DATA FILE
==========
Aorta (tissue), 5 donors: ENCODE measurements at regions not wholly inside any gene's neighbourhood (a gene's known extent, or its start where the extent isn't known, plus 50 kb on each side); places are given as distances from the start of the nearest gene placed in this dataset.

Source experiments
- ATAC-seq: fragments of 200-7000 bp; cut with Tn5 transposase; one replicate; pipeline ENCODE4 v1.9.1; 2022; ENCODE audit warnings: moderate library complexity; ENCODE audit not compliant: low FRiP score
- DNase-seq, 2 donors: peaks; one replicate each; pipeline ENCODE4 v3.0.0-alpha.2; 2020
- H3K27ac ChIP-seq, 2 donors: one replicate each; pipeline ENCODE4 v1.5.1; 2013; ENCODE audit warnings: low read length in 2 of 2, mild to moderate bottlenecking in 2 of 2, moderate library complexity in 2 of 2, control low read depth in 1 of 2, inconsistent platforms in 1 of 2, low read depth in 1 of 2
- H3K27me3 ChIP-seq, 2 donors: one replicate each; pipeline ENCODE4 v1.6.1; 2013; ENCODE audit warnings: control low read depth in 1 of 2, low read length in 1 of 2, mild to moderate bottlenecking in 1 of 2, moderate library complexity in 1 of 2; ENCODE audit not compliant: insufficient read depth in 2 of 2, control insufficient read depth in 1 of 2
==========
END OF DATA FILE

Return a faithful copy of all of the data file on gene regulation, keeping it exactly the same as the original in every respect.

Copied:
Aorta (tissue), 5 donors: ENCODE measurements at regions not wholly inside any gene's neighbourhood (a gene's known extent, or its start where the extent isn't known, plus 50 kb on each side); places are given as distances from the start of the nearest gene placed in this dataset.

Source experiments
- ATAC-seq: fragments of 200-7000 bp; cut with Tn5 transposase; one replicate; pipeline ENCODE4 v1.9.1; 2022; ENCODE audit warnings: moderate library complexity; ENCODE audit not compliant: low FRiP score
- DNase-seq, 2 donors: peaks; one replicate each; pipeline ENCODE4 v3.0.0-alpha.2; 2020
- H3K27ac ChIP-seq, 2 donors: one replicate each; pipeline ENCODE4 v1.5.1; 2013; ENCODE audit warnings: low read length in 2 of 2, mild to moderate bottlenecking in 2 of 2, moderate library complexity in 2 of 2, control low read depth in 1 of 2, inconsistent platforms in 1 of 2, low read depth in 1 of 2
- H3K27me3 ChIP-seq, 2 donors: one replicate each; pipeline ENCODE4 v1.6.1; 2013; ENCODE audit warnings: control low read depth in 1 of 2, low read length in 1 of 2, mild to moderate bottlenecking in 1 of 2, moderate library complexity in 1 of 2; ENCODE audit not compliant: insufficient read depth in 2 of 2, control insufficient read depth in 1 of 2